Daily Devotion for January 7, 2015
Our Father, who art in heaven, hallowed be thy name. Thy kingdom come; Thy will be done, on earth as it is in heaven. Give us this day our daily bread, and forgive us our trespasses, as we forgive those who trespass against us. And lead us not into temptation, but deliver us from evil.
For Thine is the kingdom, and the power, and the glory, forever and ever.
There is a terrific story behind this song, in today's Daily Inspiration.
Another day is through.
Someone slipped and fell.
Was that someone you?
You may have longed for added strength,
Your courage to renew.
Do not be disheartened,
For I have news for you.
It is no secret what God can do.
What He's done for others, He'll do for you.
With arms wide open, He'll pardon you.
It is no secret what God can do.
There is no night for in His light
You never walk alone.
Always feel at home,
Wherever you may go.
There is no power can conquer you
While God is on your side.
Take Him at His promise,
Don't run away and hide.
Music and Lyrics by Stuart Hamblen (1954)
To Take up the Shield of Faith
Heavenly Father, let me take up the shield of faith this morning and carry it before me throughout the day. For the darkness of the world attacks my soul from every direction.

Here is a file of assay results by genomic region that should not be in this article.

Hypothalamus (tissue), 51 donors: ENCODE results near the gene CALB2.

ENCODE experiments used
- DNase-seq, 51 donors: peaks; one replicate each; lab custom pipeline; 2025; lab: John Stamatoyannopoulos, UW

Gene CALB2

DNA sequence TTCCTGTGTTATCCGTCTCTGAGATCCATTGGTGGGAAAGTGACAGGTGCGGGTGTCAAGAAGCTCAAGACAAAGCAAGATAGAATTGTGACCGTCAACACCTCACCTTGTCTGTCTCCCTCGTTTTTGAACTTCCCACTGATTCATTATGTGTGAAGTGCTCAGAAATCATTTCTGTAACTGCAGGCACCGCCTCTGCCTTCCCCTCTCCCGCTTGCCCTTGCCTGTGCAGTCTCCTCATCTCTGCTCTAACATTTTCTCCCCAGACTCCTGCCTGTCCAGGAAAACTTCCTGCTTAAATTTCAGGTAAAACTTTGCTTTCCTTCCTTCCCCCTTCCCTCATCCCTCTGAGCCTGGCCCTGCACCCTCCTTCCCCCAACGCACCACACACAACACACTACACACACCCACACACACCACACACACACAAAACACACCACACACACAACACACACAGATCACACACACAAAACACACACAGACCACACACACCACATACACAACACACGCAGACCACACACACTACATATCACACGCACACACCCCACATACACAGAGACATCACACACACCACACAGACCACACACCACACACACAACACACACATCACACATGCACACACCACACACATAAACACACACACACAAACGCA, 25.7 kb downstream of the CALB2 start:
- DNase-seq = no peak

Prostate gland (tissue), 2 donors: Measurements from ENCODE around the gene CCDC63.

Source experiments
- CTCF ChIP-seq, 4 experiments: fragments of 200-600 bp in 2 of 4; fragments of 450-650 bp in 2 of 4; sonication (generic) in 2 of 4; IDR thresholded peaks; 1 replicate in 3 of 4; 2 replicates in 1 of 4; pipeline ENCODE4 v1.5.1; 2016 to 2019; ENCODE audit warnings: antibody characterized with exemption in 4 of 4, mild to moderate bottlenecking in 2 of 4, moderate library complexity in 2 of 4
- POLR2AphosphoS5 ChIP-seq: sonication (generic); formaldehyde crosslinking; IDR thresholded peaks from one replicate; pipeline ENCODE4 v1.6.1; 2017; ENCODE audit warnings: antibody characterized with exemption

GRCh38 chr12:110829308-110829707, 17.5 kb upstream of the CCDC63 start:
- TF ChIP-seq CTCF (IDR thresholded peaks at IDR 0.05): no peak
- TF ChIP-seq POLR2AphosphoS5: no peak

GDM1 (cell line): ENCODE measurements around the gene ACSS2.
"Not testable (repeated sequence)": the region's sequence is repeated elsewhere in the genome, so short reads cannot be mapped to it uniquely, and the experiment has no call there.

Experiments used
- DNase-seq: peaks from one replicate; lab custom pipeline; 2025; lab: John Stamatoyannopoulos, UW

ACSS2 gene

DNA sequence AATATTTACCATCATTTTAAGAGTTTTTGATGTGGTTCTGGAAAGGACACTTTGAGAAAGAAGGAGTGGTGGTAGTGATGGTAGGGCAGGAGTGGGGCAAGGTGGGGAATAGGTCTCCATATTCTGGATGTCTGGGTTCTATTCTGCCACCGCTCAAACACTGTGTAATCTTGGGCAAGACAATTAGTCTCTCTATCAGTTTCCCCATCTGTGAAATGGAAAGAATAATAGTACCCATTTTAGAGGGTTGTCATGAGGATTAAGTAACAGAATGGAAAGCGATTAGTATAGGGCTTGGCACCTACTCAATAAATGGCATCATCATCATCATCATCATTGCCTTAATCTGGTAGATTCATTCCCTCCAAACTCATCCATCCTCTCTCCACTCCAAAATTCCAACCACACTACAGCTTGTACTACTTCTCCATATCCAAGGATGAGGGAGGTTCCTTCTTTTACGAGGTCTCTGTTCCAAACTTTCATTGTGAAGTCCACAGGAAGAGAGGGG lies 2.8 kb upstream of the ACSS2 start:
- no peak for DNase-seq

The world wants me to hate myself and hate you, precious Lord. It tries at every turn to seduce me to the emptiness of revenge. It lures me to the love of money. Envy, anger, and vanity are the traps it sets. It tells me to worship myself until I am hollow. Pride is its bait, and death is its reward.
Defend me, I pray, against the constant assault of impurity that life in the world brings. Great and powerful God, I take up your shield, the only shield that can protect me: my hope and certainty that your love and promise to protect me, for all eternity, will be with me for the asking. For the only truth is yours, the only power is yours, and our only hope lies in you, our true and mighty and loving God. In Christ's name I pray,
A Prayer of Repentance
O Lord our God, good and merciful, I acknowledge all my sins which I have committed every day of my life, in thought, word and deed; in body and soul alike. I am heartily sorry that I have ever offended you, and I sincerely repent; with tears I humbly pray you, O Lord: of your mercy forgive me for all my past transgressions and absolve me from them. I firmly resolve, with the help of Your Grace, to amend my way of life and to sin no more; that I may walk in the way of the righteous and offer praise and glory to the Name of the Father, Son, and Holy Spirit.
[The trap of vanity.]
May the God of peace, who declared victory over death by the resurrection of His only Son, Jesus Christ, make me perfect in every thought and act through His grace, that my life might be pleasing in His sight and that I might share the perfect peace that is only possible through Him, to whom be glory for ever and ever.
(Additional prayers may be found at Prayers for All Occasions.)
God be with you 'til we meet again.
A system of morality which is based on relative emotional values is a mere illusion, a thoroughly vulgar conception which has nothing sound in it and nothing true.